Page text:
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Blair cites Arab Spring in defence of Iraq invasion

In his latest defence, the former UK PM asks television viewers to imagine the brutality Saddam Hussein would have used against an uprising. Omar Karmi reports from London
Tony Blair, left, meets Israel's prime minister Benjamin Netanyahu in Jerusalem last week. Kobi Gideon / EPA
Tony Blair, left, meets Israel's prime minister Benjamin Netanyahu in Jerusalem last week. Kobi Gideon / EPA

LONDON // Saddam Hussein's suppression of an Arab Spring uprising in Iraq would have been "20 times as bad" as Bashar Al Assad's attempts to crush the opposition in Syria, Tony Blair said in his latest defence of the 2003 Iraq invasion.

In an interview with the BBC ahead of the 10th anniversary of the Iraq war, the former British prime minister conceded that his decision to go along with the US invasion remained "very divisive and very difficult". But he insisted that while the price of war had been "very, very high," the world was a better place for it.

"If we hadn't removed Saddam from power, just think, for example, what would be happening if these Arab revolutions were continuing now and Saddam, who's probably 20 times as bad as [Bashar Al] Assad in Syria, was trying to suppress an uprising in Iraq? Think of the consequences of leaving that regime in power," Mr Blair told BBC's Newsnight programme broadcast on Tuesday.

"So when you say 'do you think of the loss of life since 2003', of course I do, you would have to be inhumane not to, but think of what would have happened if he had been left there."

Saddam ruled Iraq for 24 years through a brutal police state. He unleashed wars against Iran and later Kuwait and ruthlessly suppressed a series of rebellions by Kurds in the north and Shiites in the south in 1991 after the Iraqi army had been driven from Kuwait by an international coalition of forces.

In 1988, in one of the most notorious incidents under his rule, the Iraqi military rained poison gas over the Kurdish village of Halabja, killing thousands.

The US-led invasion of Iraq, in coalition with the UK and other nations, began on March 20, 2003.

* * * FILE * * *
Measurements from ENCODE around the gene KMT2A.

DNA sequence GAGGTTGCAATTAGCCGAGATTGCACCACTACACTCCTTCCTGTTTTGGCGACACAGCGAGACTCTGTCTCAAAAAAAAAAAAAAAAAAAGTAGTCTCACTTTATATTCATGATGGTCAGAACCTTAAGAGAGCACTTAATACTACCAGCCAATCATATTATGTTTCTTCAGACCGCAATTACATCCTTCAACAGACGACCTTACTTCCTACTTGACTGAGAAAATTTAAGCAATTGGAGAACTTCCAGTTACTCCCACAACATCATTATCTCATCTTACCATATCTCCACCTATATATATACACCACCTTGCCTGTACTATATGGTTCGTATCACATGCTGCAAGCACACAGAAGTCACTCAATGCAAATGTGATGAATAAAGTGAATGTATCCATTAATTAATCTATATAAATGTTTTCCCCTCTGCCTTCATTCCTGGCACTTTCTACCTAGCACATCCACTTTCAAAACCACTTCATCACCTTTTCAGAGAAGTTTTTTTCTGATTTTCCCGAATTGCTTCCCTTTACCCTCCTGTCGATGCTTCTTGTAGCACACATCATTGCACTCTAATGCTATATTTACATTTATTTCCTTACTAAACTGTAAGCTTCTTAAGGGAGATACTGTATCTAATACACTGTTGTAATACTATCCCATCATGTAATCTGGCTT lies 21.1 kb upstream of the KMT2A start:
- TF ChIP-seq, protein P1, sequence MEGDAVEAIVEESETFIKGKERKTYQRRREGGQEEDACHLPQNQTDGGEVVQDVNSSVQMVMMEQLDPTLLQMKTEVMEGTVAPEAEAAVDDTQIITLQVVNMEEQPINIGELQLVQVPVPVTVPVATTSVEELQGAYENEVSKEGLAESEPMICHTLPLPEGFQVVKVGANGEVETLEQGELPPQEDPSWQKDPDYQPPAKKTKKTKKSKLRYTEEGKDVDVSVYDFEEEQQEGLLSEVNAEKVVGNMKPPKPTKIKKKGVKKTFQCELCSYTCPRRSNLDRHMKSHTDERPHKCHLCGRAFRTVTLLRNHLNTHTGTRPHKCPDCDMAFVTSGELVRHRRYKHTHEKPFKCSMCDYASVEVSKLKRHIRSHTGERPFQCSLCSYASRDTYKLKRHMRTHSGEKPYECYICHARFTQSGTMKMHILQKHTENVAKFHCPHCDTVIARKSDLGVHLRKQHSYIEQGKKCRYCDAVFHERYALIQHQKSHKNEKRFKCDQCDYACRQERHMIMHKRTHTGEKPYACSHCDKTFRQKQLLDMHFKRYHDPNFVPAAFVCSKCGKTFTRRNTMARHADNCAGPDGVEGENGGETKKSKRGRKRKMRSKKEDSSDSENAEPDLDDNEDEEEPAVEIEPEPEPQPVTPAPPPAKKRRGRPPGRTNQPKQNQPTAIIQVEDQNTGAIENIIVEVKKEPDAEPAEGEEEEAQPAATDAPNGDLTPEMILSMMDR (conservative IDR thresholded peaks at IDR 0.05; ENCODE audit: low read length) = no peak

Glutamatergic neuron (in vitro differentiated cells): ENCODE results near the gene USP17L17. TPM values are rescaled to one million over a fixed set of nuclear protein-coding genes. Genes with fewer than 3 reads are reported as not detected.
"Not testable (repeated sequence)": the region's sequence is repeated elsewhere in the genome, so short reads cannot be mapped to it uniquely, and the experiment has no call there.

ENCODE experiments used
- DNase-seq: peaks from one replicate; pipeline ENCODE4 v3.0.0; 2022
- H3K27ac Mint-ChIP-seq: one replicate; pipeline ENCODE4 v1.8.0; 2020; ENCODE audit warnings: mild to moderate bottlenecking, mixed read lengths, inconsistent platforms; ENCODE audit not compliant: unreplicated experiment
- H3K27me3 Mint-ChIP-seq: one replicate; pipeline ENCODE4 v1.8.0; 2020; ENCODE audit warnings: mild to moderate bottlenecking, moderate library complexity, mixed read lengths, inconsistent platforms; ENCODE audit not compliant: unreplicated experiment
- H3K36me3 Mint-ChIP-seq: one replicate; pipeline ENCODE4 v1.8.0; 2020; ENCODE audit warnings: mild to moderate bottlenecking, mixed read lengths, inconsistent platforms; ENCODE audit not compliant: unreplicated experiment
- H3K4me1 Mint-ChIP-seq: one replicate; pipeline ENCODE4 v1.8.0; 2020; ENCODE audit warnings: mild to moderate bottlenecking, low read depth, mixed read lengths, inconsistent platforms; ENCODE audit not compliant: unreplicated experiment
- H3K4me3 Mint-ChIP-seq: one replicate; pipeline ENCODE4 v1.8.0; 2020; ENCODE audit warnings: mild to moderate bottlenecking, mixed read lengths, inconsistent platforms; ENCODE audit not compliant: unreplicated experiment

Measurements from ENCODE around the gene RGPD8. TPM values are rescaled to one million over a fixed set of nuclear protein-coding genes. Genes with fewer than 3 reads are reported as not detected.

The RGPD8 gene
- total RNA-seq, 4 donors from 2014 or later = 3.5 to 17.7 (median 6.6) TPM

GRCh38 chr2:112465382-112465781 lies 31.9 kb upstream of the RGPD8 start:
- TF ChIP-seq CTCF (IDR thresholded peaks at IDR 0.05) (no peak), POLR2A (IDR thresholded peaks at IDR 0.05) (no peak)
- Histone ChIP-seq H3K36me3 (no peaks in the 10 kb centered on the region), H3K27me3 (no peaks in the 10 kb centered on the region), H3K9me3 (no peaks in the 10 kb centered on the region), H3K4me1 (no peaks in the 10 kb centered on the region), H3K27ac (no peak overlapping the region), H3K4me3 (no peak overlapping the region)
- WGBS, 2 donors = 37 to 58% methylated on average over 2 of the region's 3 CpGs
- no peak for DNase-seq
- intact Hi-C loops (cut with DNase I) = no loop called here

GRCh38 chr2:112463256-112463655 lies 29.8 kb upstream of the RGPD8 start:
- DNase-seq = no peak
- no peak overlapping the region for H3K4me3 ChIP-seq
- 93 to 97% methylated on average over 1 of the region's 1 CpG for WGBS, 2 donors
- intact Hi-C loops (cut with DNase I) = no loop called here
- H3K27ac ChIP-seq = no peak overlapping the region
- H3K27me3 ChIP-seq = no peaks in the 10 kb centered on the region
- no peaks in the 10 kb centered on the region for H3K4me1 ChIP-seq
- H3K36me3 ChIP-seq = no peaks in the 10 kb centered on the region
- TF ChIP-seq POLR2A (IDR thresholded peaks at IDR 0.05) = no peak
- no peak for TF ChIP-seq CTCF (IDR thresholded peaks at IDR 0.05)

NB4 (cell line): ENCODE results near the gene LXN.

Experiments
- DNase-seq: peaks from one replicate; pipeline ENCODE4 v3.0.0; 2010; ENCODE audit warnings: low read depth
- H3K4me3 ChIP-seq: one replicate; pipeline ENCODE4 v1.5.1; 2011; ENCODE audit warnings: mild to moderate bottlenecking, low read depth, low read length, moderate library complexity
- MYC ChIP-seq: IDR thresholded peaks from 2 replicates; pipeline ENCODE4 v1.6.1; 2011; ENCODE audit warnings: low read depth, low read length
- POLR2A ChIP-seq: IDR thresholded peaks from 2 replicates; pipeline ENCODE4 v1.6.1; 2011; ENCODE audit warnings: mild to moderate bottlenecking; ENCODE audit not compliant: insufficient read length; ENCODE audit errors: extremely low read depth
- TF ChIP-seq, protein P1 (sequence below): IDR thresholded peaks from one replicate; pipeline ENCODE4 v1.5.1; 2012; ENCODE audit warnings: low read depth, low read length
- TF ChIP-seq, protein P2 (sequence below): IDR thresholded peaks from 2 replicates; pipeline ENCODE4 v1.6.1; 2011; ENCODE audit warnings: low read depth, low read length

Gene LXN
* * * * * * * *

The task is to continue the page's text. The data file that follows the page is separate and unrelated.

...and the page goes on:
The exact number of Iraqis killed in the 2003 invasion and the sectarian war that followed is unknown. Conservative estimates put the figure at around 100,000 dead. The Iraq Body Count website puts the number of civilians alone killed since the invasion as high as 121,000.

Mr Blair conceded that life today in Iraq was "not nearly as it should be" and admitted that it would take "a generation" before Iraq was safer than before 2003.

"There are still terrorist activities that are killing innocent people for no good reason … People have deliberately tried to destabilise the country and this is the problem you've got all over the region."

The UK lost 179 soldiers before the last British troops were withdrawn in April 2009. The ramifications of their involvement in Iraq continue today, with allegations that the British army systematically abused and tortured Iraqi prisoners currently being considered by Britain's highest court.

Mr Blair, a lifelong member of his Labour Party's "Friends of Israel" group and now the Quartet's special envoy to the Middle East peace process, said the personal toll of the continuing criticism over his decision "didn't matter" and he wasn't bothered when people call him a war criminal.

"The fact is, yes, there are people who will be very abusive … In a sense what I try to persuade people of now is to understand how complex and difficult a decision it was."


Updated: February 28, 2013 04:00 AM



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